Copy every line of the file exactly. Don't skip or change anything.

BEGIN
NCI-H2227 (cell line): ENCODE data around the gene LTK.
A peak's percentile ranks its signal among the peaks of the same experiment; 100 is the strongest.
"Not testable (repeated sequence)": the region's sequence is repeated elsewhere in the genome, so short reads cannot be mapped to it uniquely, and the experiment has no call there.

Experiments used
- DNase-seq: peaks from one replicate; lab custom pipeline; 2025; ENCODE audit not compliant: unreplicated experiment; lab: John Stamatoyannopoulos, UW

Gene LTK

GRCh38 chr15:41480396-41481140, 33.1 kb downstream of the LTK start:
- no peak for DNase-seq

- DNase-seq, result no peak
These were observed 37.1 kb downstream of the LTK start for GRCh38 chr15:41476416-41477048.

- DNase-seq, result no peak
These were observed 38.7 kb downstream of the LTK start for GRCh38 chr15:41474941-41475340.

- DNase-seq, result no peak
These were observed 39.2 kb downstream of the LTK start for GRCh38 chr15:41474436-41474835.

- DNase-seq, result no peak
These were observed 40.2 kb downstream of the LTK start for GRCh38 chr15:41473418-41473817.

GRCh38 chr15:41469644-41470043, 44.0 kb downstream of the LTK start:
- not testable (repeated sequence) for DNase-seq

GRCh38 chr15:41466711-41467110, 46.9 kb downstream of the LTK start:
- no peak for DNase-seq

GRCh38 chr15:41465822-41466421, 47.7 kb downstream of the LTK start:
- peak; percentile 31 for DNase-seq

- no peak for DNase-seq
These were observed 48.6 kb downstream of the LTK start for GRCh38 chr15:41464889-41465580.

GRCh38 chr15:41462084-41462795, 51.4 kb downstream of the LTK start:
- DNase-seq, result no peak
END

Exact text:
NCI-H2227 (cell line): ENCODE data around the gene LTK.
A peak's percentile ranks its signal among the peaks of the same experiment; 100 is the strongest.
"Not testable (repeated sequence)": the region's sequence is repeated elsewhere in the genome, so short reads cannot be mapped to it uniquely, and the experiment has no call there.

Experiments used
- DNase-seq: peaks from one replicate; lab custom pipeline; 2025; ENCODE audit not compliant: unreplicated experiment; lab: John Stamatoyannopoulos, UW

Gene LTK

GRCh38 chr15:41480396-41481140, 33.1 kb downstream of the LTK start:
- no peak for DNase-seq

- DNase-seq, result no peak
These were observed 37.1 kb downstream of the LTK start for GRCh38 chr15:41476416-41477048.

- DNase-seq, result no peak
These were observed 38.7 kb downstream of the LTK start for GRCh38 chr15:41474941-41475340.

- DNase-seq, result no peak
These were observed 39.2 kb downstream of the LTK start for GRCh38 chr15:41474436-41474835.

- DNase-seq, result no peak
These were observed 40.2 kb downstream of the LTK start for GRCh38 chr15:41473418-41473817.

GRCh38 chr15:41469644-41470043, 44.0 kb downstream of the LTK start:
- not testable (repeated sequence) for DNase-seq

GRCh38 chr15:41466711-41467110, 46.9 kb downstream of the LTK start:
- no peak for DNase-seq

GRCh38 chr15:41465822-41466421, 47.7 kb downstream of the LTK start:
- peak; percentile 31 for DNase-seq

- no peak for DNase-seq
These were observed 48.6 kb downstream of the LTK start for GRCh38 chr15:41464889-41465580.

GRCh38 chr15:41462084-41462795, 51.4 kb downstream of the LTK start:
- DNase-seq, result no peak